Any piece of music that earns my respect — a large number, I hasten to assure you — begins with a secret message that tells me what I need to know about shape, length and proportion. Each of the four concertos in Vivaldi’s Seasons accomplishes this most eloquently, heralding not an hour’s length of the same thing, but four 15-minute varied episodes on a shapely landscape. The clouds out of which Beethoven’s Ninth Symphony takes shape tell us that the ensuing structure will be vast; the same revelatory power holds for any great work you can name. The failure in O’Connor’s music the other night was exactly that, a lack of a thread that made me want to anticipate the next thing, the inability of any moment to explain why it’s there and how it got there. Music that cannot explain itself makes me profoundly uncomfortable, and — on Tuesday of last week — it got me homeward bound ahead of time.

 

Dealing with long pieces of music that have the power to explain themselves leads me logically to Franz Schubert and his piano sonatas — of which pickings were also slim back in the 78-rpm prehistory; in my latest Schwann they fill four columns of very small print. That hasn’t deterred EMI from launching a new series, nor should it. The pianist is the exceptional young Norwegian Leif Ove Andsnes, and his two discs so far have further value in that tenor Ian Bostridge fills in the extra space with Schubert songs, with Andsnes at the piano.

The latest disc offers the D-major Sonata of 1825, and Bostridge’s nine songs come from around that time; it was also the time, three years before his death, when Schubert began work on the “Great” C-major Symphony. The D-major is the first of the five final sonatas, all of them large-scale and personal works. Its origins are fascinating to speculate on. He is obviously under the spell of Beethoven’s vast “Hammerklavier” Sonata, with its huge handfuls of clangorous chords smashed up against one another, and its dizzy plunges into foreign keys. All this happens in the first movement, mostly at breathtaking speed. The slow movement is different, a fond journey through paradise, its melodies shy and fragmented at first, gradually merging, the junctures accomplished with single soft harmonies for which there are no proper words. The Scherzo starts off like a three-legged clog dance, but the middle section — when played with the serenity that Andsnes commands here — again elicits shivers. The finale is all sunshine and meadows, the evocation of a place and its colors that could teach Mark O’Connor a thing or two about simple gifts.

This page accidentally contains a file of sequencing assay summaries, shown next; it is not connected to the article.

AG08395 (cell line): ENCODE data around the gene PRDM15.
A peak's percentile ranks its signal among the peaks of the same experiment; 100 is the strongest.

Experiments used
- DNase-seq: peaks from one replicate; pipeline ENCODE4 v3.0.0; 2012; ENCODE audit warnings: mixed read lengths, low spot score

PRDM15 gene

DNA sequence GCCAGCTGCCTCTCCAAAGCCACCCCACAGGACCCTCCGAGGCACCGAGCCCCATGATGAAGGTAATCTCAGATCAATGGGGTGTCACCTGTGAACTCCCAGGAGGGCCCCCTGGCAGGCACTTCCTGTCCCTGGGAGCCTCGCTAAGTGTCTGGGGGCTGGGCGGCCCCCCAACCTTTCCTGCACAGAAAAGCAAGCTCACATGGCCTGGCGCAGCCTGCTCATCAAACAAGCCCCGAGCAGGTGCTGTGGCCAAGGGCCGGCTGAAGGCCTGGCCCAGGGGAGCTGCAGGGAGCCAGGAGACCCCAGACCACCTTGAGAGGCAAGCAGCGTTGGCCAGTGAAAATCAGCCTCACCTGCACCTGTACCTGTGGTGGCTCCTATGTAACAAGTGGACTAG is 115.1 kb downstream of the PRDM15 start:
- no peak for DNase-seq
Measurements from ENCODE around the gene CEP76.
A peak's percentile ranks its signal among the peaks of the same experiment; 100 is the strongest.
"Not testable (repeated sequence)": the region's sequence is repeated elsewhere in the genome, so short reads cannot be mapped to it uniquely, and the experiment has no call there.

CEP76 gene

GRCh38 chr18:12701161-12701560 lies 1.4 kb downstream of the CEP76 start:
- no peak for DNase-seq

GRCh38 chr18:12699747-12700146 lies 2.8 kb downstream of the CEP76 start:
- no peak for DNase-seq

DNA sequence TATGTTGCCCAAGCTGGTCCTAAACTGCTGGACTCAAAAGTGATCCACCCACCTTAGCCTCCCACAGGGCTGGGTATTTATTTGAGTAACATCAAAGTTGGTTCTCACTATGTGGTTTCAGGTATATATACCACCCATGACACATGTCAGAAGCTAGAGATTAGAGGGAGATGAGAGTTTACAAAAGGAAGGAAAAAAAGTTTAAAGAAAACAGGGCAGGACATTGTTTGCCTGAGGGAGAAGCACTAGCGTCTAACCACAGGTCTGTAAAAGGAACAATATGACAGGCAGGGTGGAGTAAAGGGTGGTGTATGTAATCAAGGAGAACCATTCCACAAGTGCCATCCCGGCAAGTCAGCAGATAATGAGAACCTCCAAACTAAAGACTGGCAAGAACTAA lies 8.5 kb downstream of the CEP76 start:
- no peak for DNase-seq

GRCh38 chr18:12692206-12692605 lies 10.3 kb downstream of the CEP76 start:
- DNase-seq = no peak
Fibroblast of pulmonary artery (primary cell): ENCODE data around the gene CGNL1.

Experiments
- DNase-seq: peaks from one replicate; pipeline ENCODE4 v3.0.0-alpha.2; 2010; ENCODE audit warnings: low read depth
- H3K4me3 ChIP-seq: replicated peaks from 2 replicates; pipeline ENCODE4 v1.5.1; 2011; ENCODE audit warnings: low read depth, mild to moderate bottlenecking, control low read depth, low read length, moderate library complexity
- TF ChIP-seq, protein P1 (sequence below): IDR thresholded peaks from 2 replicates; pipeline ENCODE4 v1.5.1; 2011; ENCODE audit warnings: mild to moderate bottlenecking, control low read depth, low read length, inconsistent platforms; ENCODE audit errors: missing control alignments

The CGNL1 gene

Andsnes is a marvelous musician; if his slow movement doesn’t yet have the eloquence that, in Mitsuko Uchida’s performance, can melt steel, his own brand of steel in the other movements has a glint that I find irresistible. And then there is Bostridge, with his own poet’s imagination for word-color and word-emotion, and the clear, unforced beauty of his tone; you have to believe that this was the sound that rang in Schubert’s own soul as he put pen to these miraculous outpourings. Andsnes’ collaboration is on a level for which mere “accompanist” will not do. At this writing my ears resound to their partnership on “Auf der Bruck,” with its crashing dissonances in the pianist’s left hand and the singer’s intoxicated exhilaration at his vision of the mountainous landscape that only music can properly describe.